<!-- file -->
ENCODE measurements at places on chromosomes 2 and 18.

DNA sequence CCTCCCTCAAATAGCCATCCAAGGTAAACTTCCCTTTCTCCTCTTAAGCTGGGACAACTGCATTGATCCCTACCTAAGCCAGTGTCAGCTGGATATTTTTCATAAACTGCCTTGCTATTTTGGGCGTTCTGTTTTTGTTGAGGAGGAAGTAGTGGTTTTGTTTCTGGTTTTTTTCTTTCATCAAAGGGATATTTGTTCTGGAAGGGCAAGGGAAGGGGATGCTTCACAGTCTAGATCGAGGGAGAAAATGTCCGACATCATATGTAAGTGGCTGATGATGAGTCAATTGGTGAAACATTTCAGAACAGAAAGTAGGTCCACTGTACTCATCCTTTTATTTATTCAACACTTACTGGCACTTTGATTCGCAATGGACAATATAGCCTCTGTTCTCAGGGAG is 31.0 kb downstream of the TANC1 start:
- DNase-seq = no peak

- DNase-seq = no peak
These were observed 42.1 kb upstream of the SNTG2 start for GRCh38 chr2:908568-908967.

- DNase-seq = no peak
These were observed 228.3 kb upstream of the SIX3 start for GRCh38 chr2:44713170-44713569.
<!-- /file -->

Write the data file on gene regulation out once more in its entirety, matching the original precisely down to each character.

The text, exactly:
ENCODE measurements at places on chromosomes 2 and 18.

DNA sequence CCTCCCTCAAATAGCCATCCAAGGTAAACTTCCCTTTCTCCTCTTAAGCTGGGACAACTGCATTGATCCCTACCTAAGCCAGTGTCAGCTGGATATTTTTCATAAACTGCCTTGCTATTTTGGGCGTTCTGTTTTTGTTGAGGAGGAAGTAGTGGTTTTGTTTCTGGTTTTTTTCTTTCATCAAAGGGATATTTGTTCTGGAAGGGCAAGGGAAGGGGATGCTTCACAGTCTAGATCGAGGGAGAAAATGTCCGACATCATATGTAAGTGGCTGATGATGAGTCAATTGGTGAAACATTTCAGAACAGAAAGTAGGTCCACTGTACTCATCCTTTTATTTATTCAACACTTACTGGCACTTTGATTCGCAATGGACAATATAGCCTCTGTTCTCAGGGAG is 31.0 kb downstream of the TANC1 start:
- DNase-seq = no peak

- DNase-seq = no peak
These were observed 42.1 kb upstream of the SNTG2 start for GRCh38 chr2:908568-908967.

- DNase-seq = no peak
These were observed 228.3 kb upstream of the SIX3 start for GRCh38 chr2:44713170-44713569.